Bailout prompts protest, support in Chicago

CHICAGO They're protesting on Chicago's LaSalle Street, but Chicago Jobs with Justice hopes their shouts are heard in Washington. The group wants Congress to invest in America's healthcare and stimulate jobs instead of Wall Street.

At the meeting of the Chicago Council on Global Affairs there was support for the rescue plan. Panelists say it's not the best plan but it's a step in a better direction.

"We don't have a lot of time to waste because what we've already seen, eroding so rapidly. And the markets have frozen so much. The consequences and the human toll are too much to risk," said Diane Swonk, Mesirow Financial Holdings Inc.

"The new administration will have to do a lot of additional things on top of this plan. This plan is just a first step," said David Hale, David Hale Global Economics.

Both Senators Barack Obama and John McCain, both presidential hopefuls, offers support for the revised plan.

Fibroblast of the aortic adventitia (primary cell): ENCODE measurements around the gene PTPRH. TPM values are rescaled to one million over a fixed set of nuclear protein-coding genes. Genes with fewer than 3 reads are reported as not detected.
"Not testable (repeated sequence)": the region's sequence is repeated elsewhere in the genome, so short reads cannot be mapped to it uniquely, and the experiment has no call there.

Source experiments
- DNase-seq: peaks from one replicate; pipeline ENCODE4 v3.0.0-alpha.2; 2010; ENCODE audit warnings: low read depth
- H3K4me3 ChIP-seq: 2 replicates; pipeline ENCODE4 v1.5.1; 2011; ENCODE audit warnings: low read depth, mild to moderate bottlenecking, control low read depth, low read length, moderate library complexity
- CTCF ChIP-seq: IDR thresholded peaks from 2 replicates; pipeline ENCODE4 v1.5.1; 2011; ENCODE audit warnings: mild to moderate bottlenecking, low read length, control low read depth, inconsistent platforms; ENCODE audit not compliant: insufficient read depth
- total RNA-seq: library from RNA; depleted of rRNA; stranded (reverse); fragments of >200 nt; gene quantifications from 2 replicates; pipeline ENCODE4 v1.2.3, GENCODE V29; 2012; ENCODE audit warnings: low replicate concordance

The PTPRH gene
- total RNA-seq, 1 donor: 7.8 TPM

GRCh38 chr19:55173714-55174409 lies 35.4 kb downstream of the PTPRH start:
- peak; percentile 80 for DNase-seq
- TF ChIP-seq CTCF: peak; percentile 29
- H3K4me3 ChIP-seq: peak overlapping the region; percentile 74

"Over a week ago, i demanded that this plan include specific proposals to protect the American taxpayer. Protections that the administration eventually agreed to as did Democrats and Republicans in Congress," said Obama.

"I'm pleased to report today, I'll be returning to the floor (of the) Senate to vote on a bill that marks a decisive step in the right direction. But only in the right direction," said McCain.

The plan was tweaked from the failed proposal that went before the house on Monday. It still calls for up to $700 billion, but also prevents some middle class Americans from incurring the alternative minimum tax and raises the amount insured by the FDIC on individual account holders. The compromises come with unifying language from both parties.

"We're in the process of setting that aside, rising to the challenge, both democrats and republicans, and doing what's right for the American people," said U.S. Sen. Mitch McConnell (R), Minority Leader

"Now is our time to work. Not as Democrats, not as Republicans, but as guardians of the public trust to forge a better day ahead," said U.S. Sen. Harry Reid (D), Majority Leader

"It's very important for us to pass this piece of legislation so as to stabilize the situation. So it doesn't get worse. And that our fellow citizens lose wealth and work," said President Bush.

If the plan is approved Wednesday night, it's expected to go to the house for a vote on Friday.

Congressmen, many who are home now, are still receiving comments from Illinoisans about this plan.

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